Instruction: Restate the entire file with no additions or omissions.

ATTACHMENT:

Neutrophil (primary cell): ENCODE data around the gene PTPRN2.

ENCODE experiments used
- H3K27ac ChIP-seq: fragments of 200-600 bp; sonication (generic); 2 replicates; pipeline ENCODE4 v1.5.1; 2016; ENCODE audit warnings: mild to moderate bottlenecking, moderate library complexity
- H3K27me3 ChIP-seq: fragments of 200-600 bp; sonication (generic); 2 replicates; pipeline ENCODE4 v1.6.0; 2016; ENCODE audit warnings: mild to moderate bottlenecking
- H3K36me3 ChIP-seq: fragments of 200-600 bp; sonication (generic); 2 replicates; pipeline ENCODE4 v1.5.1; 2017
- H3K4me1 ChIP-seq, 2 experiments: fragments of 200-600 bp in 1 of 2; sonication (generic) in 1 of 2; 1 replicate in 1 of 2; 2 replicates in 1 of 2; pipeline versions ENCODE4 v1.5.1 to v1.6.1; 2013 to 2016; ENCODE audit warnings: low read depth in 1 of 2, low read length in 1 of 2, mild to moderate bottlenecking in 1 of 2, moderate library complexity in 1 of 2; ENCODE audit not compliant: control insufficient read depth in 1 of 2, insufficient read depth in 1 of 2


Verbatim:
Neutrophil (primary cell): ENCODE data around the gene PTPRN2.

ENCODE experiments used
- H3K27ac ChIP-seq: fragments of 200-600 bp; sonication (generic); 2 replicates; pipeline ENCODE4 v1.5.1; 2016; ENCODE audit warnings: mild to moderate bottlenecking, moderate library complexity
- H3K27me3 ChIP-seq: fragments of 200-600 bp; sonication (generic); 2 replicates; pipeline ENCODE4 v1.6.0; 2016; ENCODE audit warnings: mild to moderate bottlenecking
- H3K36me3 ChIP-seq: fragments of 200-600 bp; sonication (generic); 2 replicates; pipeline ENCODE4 v1.5.1; 2017
- H3K4me1 ChIP-seq, 2 experiments: fragments of 200-600 bp in 1 of 2; sonication (generic) in 1 of 2; 1 replicate in 1 of 2; 2 replicates in 1 of 2; pipeline versions ENCODE4 v1.5.1 to v1.6.1; 2013 to 2016; ENCODE audit warnings: low read depth in 1 of 2, low read length in 1 of 2, mild to moderate bottlenecking in 1 of 2, moderate library complexity in 1 of 2; ENCODE audit not compliant: control insufficient read depth in 1 of 2, insufficient read depth in 1 of 2